John Cale

From Nico's ethereal Teutonic tones to the snarl of The Stooges and funky acid rock of The Happy Mondays, this British born musician has produced many of the albums now regarded as turning points in the history of pop music. Steve Sutherland on John Cale

See that jittery bloke over there, the one who appears to be severely chemically imbalanced, the one shouting his head off waving around the half-drunk bottle of Stolichnaya? He's the boss. He's in charge. He's the producer. He's John Cale.

And where you find yourself is in a barely finished new studio in Shoreditch, The Strongroom. And it's where Cale has been called in to somehow coax, cajole and bludgeon an album out of his old Velvet Underground cohort Nico.

Mini Dramas
Now Nico, as legend has long established, is deeply devoted to a heroin habit that's not exactly conducive to the creative process. In fact, she's not actually here right now – she's been banished for a few days so the rest of her crew can get on with it. 'It' being to write, arrange, produce and record an entire new album from scratch inside three weeks.


Nico has no 'songs' as such, just scraps of melody with no words, or sometimes vice versa. At the best of times, as keyboard player James Young so eloquently puts it in his splendid book, Songs They Never Play On The Radio, 'Nico's songs were like mini-dramas – they depended on phases and silence. There was no inherent rhythm that suggested itself, and no sense in which she kept strict time. Thus a rhythm track would have to be created against a vocal line that wavered and faltered...'

And that was when the going was good! But the going was anything but good right then. James Young again: 'One musical idea or phrase would become instantly superseded by another and yet another until they were all subsumed beneath a 3am alcoholic blur...

'Cale would record layers of ideas, colours and textures, to play with later at the mixing stage. There were endless arguments. At the end of three weeks they just had to leave it and walk away...'


The album ends up being called Camera Obscura. It comes out on Beggars Banquet in 1986, Nico's last one before she falls off her bike in Ibiza and dies. And amazingly, it's not half bad. Though Cale, of course, has done better. Way better. Nico's debut, The Marble Index for instance, the one that established her as the goth of all goths, largely due to her stentorian Germanic vocals and the harmonium that Cale had procured, her instrument of choice from then on in.

Ego Battles
'She was the most awkward of all songwriters,' Cale remembers. 'My relationship with her was always the same. She was slightly lost. We always had fights, physical at times. but at the end of all this, it was a wonderful moment of relief and, for her, the realisation that she'd made something extraordinary.'

Ladies and gentleman: meet John Cale, the man they call when the weird need out-weirding and the task in hand appears too great an achievement for any mere mortal. But before we get down to marvelling at all the era-defining records John Cale has shepherded into being, some brief background…

Born in Garnant, South Wales, in 1942, he studied piano and viola, moving to London in the early '60s for a stint at Goldsmiths College, earning him a scholarship in New York. There he became attracted to the avant garde, taking part in John Cage's marathon piano experiments and joining LaMonte Young's drone ensemble The Dream Syndicate.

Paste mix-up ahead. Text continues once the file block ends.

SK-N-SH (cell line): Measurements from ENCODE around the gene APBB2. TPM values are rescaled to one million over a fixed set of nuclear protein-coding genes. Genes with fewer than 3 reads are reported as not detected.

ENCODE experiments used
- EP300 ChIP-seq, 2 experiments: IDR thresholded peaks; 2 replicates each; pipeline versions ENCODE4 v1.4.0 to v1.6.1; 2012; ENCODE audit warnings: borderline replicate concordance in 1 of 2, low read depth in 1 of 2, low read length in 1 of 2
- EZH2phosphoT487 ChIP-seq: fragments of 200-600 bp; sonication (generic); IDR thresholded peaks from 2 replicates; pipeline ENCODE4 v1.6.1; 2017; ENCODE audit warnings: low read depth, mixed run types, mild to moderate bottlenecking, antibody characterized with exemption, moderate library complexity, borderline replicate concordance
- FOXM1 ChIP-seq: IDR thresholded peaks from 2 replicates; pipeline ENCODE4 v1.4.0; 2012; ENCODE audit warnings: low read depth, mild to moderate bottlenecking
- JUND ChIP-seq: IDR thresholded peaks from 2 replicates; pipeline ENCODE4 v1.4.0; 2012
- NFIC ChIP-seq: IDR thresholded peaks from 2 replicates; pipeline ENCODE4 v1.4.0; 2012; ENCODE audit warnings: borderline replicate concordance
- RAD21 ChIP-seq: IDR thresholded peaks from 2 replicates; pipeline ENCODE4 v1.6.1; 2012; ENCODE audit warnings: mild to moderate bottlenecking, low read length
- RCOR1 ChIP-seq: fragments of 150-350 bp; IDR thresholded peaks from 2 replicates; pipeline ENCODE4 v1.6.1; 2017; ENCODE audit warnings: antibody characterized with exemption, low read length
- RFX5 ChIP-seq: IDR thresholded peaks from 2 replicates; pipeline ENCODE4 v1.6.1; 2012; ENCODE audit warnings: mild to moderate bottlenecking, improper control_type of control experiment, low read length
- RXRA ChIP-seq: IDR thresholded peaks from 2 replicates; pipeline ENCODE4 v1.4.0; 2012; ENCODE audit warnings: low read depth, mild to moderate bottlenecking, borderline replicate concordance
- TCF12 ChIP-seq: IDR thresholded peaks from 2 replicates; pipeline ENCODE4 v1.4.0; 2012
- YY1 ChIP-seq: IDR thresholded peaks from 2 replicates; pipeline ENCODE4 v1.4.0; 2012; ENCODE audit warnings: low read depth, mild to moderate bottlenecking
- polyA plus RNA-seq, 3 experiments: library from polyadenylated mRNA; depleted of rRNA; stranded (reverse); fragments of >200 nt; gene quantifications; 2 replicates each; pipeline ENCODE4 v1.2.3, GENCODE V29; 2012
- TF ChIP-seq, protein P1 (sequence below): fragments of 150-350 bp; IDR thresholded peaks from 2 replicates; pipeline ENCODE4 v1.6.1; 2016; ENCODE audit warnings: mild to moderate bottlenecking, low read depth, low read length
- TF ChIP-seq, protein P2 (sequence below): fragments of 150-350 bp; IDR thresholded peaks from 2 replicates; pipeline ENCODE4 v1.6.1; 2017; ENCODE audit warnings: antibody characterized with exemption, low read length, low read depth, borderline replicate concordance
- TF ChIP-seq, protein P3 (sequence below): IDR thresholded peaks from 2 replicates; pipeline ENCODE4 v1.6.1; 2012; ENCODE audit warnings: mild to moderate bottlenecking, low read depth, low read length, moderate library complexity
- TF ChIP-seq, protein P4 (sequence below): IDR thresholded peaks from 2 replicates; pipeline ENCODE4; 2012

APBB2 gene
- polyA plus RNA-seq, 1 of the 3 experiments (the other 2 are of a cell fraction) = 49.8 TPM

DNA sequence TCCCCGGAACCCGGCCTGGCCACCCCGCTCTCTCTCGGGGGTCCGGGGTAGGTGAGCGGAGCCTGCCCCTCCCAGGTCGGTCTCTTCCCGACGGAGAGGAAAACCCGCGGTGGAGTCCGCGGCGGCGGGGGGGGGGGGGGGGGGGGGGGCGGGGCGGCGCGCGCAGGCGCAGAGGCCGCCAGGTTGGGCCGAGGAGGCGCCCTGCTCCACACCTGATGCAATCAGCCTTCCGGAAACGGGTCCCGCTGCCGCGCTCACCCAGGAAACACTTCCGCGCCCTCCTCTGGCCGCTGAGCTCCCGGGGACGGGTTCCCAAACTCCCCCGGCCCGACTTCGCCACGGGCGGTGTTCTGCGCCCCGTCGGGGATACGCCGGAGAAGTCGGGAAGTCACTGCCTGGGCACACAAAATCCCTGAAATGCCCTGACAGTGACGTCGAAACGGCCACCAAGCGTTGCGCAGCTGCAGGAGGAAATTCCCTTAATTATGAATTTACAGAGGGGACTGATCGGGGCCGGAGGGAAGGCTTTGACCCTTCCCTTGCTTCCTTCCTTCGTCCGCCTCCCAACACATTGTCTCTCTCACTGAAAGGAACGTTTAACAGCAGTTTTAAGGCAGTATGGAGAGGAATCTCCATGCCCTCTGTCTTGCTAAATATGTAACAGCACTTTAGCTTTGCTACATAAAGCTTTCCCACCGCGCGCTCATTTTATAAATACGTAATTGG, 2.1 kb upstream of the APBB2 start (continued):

In 1964, he met Lou Reed at a party and the pair resolved to form a band. That band was The Velvet Underground and Cale stuck around for their first two seminal LPs: 1967's The Velvet Underground And Nico and the following year's White Light/White Heat – before monster ego battles saw him quit and go solo.

He also guested on Nick Drake's Bryter Layter and Eno's Another Green World among many notable cameos, and was seduced into producing for others when the money began to run short.

Apart from Nico's Marble Index and Desert Shore, he also helmed The Stooges' 1969 debut, the album that pretty much set the blueprint for the punk revolution to come.


'I wanted to work with them because of their live show. It was the way that Iggy handled the crowd. And you go, "Wow, how am I going to put this in a record?". A silly question. You just make the music. You don't worry about the visuals and all that.

'I knew the energy level that was there live and what a magical presentation it was. But when you have five days in the studio to do a record, you don't have time to worry too much about how does this compare to live recording, or whatever.


'Iggy was very together – he came in and gave me a sheet of lyrics that had been very carefully written out. And it was incredible seeing him in the studio: he'd be climbing all over the amps and the desk like a mad animal, while the band just played as if nothing out of the ordinary was happening.' Cale got to join in the fun. He's the one stabbing that one note on the piano throughout 'I Wanna Be Your Dog'.


His next project was what you might call a glorious failure. Young Jonathan Richman had been such a Velvet Underground fan that he'd followed them everywhere and when he got the chance to record his own band, The Modern Lovers, in 1972, Cale was obviously top of his list to produce. That was about as good as it got. But then, according to Cale, 'The minute Jonathan signed, he immediately went on self-destruct. I went to Bermuda to record their debut album for Warners. But as soon as it got down to the time to record, anything you agreed with, he immediately contradicted. It became a horror show in the studio.'